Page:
An estimated 1,000 city planners, transportation engineers, public health advocates, elected officials, and community leaders are expected to attend The Pro Walk/ Pro Bike/ Pro Place Conference beginning Monday, at the David L. Lawrence Convention Center in Pittsburgh, and some appropriately will arrive by bike.
The conference, in its eighteenth year, will commence with a celebratory eight-mile ride into the city from the historic Pump House in Homestead. Bikers not attending the conference are encouraged to take part in the ride. Riders will have the opportunity to travel, and meet with fellow cyclists and professionals in the transportation industry.
Representatives of one of the host organizations, Nelson\ Nygaard, are biking from Washington D.C. to the conference, and will meet up with delegates from the Adventure Cycling Association in Cumberland, Maryland who will join the journey to Pittsburgh.
Ginny Sullivan, the Travel Director of Adventure Cycling says the conference is a way for individuals to come together and discuss how to make the nation more accessible.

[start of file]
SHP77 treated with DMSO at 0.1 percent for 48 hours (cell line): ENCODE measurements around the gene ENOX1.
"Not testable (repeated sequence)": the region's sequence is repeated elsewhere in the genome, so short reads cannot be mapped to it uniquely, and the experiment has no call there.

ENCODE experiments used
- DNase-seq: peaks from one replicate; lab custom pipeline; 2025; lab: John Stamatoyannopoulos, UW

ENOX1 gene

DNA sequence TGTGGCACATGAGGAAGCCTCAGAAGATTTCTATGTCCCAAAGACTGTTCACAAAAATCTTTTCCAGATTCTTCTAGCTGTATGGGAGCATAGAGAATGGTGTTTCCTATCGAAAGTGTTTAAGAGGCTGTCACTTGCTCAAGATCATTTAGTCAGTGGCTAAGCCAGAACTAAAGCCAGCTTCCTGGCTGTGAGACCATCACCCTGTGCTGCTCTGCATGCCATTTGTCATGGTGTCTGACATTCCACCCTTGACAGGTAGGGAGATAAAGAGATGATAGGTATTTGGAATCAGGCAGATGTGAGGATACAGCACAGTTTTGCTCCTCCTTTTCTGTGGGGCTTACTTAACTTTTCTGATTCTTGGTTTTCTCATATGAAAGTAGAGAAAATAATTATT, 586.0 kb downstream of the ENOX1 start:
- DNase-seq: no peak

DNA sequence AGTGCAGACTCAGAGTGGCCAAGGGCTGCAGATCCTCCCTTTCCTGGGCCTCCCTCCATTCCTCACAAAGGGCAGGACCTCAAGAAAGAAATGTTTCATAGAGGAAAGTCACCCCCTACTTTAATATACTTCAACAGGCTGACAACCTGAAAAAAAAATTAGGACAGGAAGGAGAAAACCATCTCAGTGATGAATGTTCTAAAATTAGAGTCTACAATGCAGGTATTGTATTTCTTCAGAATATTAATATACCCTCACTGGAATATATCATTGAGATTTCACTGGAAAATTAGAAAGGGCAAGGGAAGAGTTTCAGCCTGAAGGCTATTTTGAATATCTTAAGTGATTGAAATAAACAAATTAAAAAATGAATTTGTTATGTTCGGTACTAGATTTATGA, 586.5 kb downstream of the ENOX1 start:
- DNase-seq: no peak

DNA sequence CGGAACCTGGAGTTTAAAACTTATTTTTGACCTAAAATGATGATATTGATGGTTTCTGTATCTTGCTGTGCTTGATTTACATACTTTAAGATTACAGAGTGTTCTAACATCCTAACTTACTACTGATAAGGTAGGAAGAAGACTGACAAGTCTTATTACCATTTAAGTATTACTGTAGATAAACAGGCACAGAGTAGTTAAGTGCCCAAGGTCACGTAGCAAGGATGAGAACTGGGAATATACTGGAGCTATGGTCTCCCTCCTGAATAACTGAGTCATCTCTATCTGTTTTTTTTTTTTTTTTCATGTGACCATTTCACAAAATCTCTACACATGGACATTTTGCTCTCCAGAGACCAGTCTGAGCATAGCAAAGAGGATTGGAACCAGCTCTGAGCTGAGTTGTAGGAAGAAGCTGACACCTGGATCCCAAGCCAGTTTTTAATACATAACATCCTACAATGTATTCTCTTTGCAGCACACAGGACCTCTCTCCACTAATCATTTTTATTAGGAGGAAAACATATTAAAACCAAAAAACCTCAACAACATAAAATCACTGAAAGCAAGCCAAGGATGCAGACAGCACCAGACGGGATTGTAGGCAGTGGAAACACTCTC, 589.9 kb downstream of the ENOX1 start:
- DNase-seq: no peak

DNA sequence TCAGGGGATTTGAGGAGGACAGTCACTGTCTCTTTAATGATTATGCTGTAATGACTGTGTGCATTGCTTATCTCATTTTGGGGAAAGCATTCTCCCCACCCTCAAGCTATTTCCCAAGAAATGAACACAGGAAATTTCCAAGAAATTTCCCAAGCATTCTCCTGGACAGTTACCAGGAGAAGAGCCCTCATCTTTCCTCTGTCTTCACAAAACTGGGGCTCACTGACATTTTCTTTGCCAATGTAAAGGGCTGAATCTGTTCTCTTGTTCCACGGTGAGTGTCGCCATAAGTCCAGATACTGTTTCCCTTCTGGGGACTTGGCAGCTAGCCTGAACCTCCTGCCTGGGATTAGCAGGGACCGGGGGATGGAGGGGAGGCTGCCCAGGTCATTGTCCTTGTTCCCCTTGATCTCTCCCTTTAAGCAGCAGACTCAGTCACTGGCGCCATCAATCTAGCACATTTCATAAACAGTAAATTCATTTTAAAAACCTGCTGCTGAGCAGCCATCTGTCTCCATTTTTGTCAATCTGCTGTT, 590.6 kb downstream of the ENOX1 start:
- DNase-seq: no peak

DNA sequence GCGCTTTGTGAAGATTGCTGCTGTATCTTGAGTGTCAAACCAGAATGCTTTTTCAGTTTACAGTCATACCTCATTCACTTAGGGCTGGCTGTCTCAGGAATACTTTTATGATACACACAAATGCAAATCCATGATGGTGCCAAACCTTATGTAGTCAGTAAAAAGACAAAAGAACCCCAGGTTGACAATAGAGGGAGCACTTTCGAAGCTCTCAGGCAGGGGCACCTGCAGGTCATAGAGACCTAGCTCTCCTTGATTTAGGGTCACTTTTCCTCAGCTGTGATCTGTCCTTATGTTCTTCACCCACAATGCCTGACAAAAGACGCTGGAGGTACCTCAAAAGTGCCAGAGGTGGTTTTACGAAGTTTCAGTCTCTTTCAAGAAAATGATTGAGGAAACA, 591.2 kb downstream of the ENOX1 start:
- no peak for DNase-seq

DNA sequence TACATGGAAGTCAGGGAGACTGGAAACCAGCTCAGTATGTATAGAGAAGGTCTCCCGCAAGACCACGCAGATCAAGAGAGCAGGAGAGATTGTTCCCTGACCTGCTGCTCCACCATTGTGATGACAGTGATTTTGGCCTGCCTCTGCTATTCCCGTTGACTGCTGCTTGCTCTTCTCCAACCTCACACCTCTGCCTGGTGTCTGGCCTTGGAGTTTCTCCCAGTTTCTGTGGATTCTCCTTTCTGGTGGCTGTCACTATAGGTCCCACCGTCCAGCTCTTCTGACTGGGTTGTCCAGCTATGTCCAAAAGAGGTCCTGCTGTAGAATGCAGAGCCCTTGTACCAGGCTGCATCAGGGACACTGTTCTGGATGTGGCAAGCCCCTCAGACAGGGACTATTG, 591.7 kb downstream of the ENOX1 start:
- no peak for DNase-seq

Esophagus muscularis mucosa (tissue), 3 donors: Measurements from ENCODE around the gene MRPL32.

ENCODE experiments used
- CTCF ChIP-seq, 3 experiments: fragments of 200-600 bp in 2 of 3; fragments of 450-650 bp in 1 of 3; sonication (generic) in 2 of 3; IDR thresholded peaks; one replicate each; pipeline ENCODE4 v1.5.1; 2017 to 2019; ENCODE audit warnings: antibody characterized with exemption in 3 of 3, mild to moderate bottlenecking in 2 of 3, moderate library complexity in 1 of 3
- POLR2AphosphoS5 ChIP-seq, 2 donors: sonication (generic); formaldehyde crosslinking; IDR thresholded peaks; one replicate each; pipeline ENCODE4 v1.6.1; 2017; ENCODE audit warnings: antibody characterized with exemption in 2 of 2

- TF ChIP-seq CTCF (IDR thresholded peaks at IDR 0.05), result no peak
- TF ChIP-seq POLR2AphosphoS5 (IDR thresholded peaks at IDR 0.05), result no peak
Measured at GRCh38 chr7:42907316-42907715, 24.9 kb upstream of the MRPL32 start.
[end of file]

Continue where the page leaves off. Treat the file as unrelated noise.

“So we really focus on not just biking and walking, but creating communities where people really want to live and spend time.”
Zabe Bent a principal and participating cyclist at Nelson\ Nygaard says this will be a great way to promote cycling.
“I’m also really looking forward to connecting with some average folks on that last leg, and hoping to introduce cycling to folks as a new way of experience. It doesn’t have to be like every day you become an advit cyclist, but it’s fun.”
The conference will feature more than one-hundred breakout sessions and panel discussions outlining the latest trends, research, and best practices to help improve and expand human-powered transportation.
Sullivan says she is confident the nation is in moving the right direction.
“We have a long way to go in the United States but I think more and more people sharing these best practices, and having opportunities to network, and learn from each other gives us an opportunity to really meet some big audacious goals.”
Cycling and walking can be for everyone, and that is the message Bent hopes to convey by cycling from Washington, D.C. to Pittsburgh.
“One of the reasons that I wanted to do this was to show people that we can do this. In particular as a black woman, a lot of people don’t really see black women biking around, but there certainly are some of us. I hope it will encourage other people to step outside of their normal.”
The conference will continue through Thursday, September 11, and is open to the public.